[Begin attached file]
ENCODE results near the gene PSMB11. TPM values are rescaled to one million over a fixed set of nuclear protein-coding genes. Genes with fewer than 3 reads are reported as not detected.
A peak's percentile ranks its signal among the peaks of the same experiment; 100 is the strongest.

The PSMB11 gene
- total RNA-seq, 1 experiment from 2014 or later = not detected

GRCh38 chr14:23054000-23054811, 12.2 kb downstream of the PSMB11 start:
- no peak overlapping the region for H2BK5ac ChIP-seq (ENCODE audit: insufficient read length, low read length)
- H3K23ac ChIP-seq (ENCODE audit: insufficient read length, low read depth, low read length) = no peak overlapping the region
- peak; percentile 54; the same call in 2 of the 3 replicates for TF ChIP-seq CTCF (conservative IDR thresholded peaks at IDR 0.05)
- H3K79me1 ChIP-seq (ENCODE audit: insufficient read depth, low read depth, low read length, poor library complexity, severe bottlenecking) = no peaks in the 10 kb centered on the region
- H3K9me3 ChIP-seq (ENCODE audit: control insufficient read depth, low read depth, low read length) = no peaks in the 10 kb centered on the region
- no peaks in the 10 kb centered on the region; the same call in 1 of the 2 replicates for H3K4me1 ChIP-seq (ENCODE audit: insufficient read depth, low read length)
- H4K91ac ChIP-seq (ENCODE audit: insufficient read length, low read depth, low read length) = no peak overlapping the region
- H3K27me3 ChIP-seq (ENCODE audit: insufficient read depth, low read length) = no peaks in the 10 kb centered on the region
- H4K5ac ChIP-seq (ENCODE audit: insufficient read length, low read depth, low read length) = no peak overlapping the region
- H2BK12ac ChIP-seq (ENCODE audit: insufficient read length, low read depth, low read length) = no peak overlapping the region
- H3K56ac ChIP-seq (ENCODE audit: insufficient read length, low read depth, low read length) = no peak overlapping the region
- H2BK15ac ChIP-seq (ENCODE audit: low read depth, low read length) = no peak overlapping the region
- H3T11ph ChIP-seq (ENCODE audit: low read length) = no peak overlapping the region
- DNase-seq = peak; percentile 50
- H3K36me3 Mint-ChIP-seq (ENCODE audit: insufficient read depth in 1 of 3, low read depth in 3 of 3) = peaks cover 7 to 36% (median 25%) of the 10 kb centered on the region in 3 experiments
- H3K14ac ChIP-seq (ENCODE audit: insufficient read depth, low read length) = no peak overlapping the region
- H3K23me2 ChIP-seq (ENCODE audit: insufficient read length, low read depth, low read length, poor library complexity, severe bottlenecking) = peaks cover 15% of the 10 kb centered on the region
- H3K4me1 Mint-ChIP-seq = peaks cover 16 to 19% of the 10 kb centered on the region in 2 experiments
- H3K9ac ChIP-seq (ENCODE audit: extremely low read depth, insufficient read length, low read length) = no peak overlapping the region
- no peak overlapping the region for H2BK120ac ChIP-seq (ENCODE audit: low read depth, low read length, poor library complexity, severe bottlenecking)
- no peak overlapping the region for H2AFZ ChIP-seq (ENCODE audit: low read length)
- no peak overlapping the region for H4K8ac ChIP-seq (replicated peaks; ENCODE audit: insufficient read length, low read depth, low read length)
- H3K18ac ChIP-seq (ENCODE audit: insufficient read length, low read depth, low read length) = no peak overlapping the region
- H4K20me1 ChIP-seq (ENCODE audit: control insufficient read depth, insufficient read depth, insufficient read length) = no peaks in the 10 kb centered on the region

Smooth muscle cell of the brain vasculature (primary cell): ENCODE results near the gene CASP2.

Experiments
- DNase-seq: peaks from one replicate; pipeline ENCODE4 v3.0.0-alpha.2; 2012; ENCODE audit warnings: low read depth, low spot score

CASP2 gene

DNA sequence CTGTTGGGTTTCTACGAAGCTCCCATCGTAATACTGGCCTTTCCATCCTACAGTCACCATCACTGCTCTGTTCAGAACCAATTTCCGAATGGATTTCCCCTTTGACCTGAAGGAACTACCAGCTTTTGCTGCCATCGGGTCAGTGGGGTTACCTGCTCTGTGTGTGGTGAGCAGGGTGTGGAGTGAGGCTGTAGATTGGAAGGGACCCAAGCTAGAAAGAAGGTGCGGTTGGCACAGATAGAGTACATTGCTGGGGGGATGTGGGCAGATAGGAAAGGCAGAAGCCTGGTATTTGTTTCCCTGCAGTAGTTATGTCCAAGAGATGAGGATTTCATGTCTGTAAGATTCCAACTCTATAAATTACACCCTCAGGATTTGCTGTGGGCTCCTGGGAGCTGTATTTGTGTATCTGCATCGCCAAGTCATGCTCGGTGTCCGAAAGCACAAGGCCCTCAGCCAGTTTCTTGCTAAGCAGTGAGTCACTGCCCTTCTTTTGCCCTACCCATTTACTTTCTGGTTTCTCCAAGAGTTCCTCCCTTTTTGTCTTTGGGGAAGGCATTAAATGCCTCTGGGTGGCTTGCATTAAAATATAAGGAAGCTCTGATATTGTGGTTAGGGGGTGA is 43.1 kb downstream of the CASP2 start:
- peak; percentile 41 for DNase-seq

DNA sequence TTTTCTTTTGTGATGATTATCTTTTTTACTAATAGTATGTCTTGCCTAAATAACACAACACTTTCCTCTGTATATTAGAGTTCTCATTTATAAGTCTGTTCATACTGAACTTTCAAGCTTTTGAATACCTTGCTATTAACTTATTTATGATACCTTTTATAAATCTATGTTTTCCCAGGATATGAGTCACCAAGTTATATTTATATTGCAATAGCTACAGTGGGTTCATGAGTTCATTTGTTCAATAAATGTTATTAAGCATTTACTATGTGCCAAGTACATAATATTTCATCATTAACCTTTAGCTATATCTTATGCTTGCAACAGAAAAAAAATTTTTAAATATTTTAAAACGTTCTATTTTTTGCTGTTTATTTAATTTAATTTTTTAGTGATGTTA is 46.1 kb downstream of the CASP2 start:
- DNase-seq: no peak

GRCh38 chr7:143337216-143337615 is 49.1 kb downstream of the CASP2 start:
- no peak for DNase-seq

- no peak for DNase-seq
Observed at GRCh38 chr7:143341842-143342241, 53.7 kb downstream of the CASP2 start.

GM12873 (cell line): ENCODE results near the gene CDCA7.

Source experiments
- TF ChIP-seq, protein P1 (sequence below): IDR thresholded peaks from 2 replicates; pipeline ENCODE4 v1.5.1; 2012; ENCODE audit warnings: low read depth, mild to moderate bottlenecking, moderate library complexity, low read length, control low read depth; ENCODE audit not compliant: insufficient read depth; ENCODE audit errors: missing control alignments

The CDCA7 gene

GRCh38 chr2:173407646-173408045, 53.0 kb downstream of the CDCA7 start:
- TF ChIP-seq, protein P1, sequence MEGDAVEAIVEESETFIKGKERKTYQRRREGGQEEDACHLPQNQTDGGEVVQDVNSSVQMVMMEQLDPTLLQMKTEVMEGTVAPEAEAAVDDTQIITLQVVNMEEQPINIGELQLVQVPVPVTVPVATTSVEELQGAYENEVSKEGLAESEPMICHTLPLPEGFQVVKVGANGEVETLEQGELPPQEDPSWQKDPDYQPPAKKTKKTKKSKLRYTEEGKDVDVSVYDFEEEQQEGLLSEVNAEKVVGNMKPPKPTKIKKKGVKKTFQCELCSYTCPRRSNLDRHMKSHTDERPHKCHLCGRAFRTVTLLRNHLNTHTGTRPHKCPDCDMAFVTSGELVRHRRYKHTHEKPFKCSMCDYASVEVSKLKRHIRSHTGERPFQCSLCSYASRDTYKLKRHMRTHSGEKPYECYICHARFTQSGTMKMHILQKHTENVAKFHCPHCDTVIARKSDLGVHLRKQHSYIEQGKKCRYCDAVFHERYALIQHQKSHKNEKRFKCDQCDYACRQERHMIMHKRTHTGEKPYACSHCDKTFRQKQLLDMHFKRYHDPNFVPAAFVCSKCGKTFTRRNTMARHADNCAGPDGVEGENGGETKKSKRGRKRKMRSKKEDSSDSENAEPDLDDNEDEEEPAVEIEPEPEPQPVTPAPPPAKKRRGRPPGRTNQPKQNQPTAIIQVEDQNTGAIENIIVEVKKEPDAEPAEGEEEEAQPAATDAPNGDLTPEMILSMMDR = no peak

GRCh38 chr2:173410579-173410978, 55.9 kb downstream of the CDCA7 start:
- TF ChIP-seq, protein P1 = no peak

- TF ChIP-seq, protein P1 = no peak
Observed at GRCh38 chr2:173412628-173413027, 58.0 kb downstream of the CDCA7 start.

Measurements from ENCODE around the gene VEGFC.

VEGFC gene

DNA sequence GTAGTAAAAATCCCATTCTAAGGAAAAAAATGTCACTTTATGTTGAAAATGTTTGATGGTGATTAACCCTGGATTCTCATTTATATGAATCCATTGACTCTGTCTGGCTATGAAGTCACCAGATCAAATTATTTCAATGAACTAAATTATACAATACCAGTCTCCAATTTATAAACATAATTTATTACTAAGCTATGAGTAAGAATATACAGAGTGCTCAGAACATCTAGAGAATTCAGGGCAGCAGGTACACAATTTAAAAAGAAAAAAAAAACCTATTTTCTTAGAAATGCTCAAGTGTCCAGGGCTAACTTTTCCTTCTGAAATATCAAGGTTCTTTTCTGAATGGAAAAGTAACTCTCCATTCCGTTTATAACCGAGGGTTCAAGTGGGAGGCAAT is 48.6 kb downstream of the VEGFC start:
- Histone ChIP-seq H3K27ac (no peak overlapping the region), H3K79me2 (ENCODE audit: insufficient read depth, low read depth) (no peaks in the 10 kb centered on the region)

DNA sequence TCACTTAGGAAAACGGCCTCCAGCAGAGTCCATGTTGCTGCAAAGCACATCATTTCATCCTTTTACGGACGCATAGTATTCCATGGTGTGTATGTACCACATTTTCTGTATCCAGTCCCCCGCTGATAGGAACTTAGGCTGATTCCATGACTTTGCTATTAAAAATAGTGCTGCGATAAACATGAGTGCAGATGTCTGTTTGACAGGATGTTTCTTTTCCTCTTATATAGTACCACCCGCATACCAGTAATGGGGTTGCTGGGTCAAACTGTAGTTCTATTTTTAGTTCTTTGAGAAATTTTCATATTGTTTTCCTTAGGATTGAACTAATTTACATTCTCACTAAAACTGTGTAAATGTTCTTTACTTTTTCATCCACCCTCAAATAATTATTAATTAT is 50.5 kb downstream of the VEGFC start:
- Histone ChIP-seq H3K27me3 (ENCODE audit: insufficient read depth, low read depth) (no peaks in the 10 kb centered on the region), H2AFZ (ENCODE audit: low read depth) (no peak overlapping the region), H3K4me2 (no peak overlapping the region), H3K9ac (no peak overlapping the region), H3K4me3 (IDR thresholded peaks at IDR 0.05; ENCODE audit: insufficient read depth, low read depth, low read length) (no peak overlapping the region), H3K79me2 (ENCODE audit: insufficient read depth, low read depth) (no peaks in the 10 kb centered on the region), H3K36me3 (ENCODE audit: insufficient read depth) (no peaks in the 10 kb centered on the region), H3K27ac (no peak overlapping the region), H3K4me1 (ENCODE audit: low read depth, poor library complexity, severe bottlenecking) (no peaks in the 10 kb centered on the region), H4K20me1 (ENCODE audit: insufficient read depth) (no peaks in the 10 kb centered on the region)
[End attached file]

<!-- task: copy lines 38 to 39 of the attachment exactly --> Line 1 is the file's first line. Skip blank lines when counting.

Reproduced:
GRCh38 chr7:143337216-143337615 is 49.1 kb downstream of the CASP2 start:
- no peak for DNase-seq